The opinion of the court was delivered by: Scullin, Senior Judge
MEMORANDUM-DECISION AND ORDER
Defendant*fn1 seeks to amend its Answer/Counterclaim Complaint to add AVI Risk Services, LLC as a counterclaim defendant because it claims that Plaintiff Consolidated Risk Services, Inc. ("CRS"), AV Consultants, Inc., and AV West Coast, Inc., merged into AVI Risk Services, LLC, and that this new corporation inherited Plaintiff's contractual and tort liabilities. See Defendant's Memorandum of Law at 20. The only reason that Plaintiff provides for opposing this motion is its contention that, "[f]ollowing the dissolution of CRS, AV International, Inc., not AVI Risk Services, LLC, retained the assets and liabilities pertaining to this lawsuit." See Affidavit of Dennis Ryan sworn to December 18, 2008 ("Ryan Aff."), at ¶ 21; see also Dkt. No. 64.
Moreover, although Plaintiff has filed a Rule 7.1 Disclosure Statement, in which it contends that it has dissolved and that AVI Risk Services, LLC assumed its assets and liabilities, see Dkt. No. 64, that document further states that "any recovery or liability involved with the subject litigation has been assumed by AV International, Inc. a Pennsylvania Corporation." See id.
The Articles/Certificate of Merger supports Defendant's position. See Declaration of R. Scott Atwater dated October 14, 2008 ("Atwater Decl."), at Exhibit "P." It provides that AV Consultants, Inc., AV West Coast, Inc., and AVI Risk Services, LLC are merging and that AVI Risk Services, LLC is the surviving entity. See id. It also provides that Dennis Ryan is the President and/or Secretary of each of the entities involved in the merger. See id.
In the Court's July 9, 2010 Memorandum-Decision and Order, the Court granted in part and denied in part Defendant's motion for summary judgment and ordered the parties to file letter briefs, and any other supporting documentation, explaining their positions with respect to Defendant's motion to amend its Answer/Counterclaim Complaint.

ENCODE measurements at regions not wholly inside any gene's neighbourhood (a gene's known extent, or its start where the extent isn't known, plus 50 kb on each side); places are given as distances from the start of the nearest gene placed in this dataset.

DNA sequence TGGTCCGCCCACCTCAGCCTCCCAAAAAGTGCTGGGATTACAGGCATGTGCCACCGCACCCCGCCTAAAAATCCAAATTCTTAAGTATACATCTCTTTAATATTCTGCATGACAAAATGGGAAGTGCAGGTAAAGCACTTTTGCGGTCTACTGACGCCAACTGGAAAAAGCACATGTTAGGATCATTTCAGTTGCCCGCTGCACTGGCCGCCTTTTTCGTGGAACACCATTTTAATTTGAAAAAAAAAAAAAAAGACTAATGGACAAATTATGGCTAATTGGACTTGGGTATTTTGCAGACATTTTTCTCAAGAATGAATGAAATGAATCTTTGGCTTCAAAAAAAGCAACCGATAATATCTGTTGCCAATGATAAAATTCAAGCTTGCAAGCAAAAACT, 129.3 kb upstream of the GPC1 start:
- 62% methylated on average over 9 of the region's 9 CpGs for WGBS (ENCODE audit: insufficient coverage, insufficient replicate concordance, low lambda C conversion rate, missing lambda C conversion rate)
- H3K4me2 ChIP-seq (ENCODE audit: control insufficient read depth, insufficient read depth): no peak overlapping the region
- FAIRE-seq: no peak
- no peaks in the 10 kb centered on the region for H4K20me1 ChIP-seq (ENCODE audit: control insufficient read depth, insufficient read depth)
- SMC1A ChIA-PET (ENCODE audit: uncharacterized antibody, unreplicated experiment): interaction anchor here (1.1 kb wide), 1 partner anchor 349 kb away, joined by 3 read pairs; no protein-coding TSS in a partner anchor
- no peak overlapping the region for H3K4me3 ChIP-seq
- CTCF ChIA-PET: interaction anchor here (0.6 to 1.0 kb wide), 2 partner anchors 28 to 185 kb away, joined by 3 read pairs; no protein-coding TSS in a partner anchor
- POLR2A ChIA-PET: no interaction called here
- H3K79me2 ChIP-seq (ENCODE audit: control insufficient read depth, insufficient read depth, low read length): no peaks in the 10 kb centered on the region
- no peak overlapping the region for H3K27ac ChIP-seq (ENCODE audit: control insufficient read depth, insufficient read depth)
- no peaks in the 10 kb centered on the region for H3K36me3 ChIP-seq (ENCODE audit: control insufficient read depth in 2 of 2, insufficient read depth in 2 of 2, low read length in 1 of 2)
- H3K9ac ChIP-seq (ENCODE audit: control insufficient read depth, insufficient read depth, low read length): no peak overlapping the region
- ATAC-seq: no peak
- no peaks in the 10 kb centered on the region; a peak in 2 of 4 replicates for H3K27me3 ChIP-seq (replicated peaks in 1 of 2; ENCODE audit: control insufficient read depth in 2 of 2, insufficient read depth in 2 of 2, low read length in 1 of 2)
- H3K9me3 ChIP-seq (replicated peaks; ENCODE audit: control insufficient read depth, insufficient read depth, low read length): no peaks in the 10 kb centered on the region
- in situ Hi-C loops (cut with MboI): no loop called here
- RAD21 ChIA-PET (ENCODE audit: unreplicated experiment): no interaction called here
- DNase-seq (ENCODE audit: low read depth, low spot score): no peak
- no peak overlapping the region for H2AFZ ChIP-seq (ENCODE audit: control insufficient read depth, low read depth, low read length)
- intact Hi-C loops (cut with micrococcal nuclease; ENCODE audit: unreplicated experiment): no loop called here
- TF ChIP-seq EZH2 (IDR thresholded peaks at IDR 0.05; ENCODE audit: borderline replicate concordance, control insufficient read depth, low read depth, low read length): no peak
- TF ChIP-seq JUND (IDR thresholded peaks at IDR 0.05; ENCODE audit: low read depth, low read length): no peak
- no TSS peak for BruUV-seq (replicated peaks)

Currently before the Court is Defendant's motion to amend its Answer/Counterclaim Complaint to add AVI Risk Services, LLC as a counterclaim defendant.
Defendant asserts that AVI Risk Services, LLC is the successor in interest to CRS by virtue of the fact that (1) it expressly or impliedly assumed CRS's tort and/or contractual liabilities; (2) the two companies merged (a de facto merger); and (3) AVI Risk Services is a mere continuation of CRS. See Dkt. No. 85 at 1. Plaintiff asserts that, upon dissolution, certain of CRS's assets and liabilities were assumed by AVI Risk Services, LLC, but that potential liabilities surrounding the subject litigation were assumed by AV International, Inc. See Dkt. No. 87. Plaintiff asserts that AV International, Inc. was CRS's parent company and, following CRS's dissolution, CRS merged with AV International, Inc. through a de facto merger. See id.
New York courts have carved out four exceptions to the general rule that a corporation that acquires the assets of another is not liable for the selling corporation's tort and contract obligations. See Schumacher v. Richards Shear Co., Inc., 59 N.Y.2d 239, 244 (1983). Successor liability will be imposed on the surviving entity if "(1) it expressly or impliedly assumed the predecessor's tort liability, (2) there was a consolidation or merger of seller and purchaser, (3) the purchasing corporation was a mere continuation of the selling corporation, or (4) the transaction is entered into fraudulently to escape such obligations." Id. at 245. "The second and third items are based on the concept that a successor that effectively takes over a company in its entirety should carry the predecessor's liabilities as a concomitant to the benefits it derives from the good will purchased." Grant-Howard Assocs. v. Gen. Housewares Corp., 63 N.Y.2d 291, 296 (1984).
Defendant argues that the merger at issue in this case satisfies the requirements for the second exception listed above because it satisfies the "de facto merger" requirements. In the absence of an actual merger of two or more entities, a court may deem a transaction structured as a purchase-of-assets to fall within the merger exception, as a de facto merger, if the following factors are present:
(1) continuity of ownership; (2) cessation of ordinary business operations and the dissolution of the selling corporation as soon as possible after the transaction; (3) the buyer's assumption of the liabilities ordinarily necessary for the uninterrupted continuation of the seller's business; and (4) continuity of ...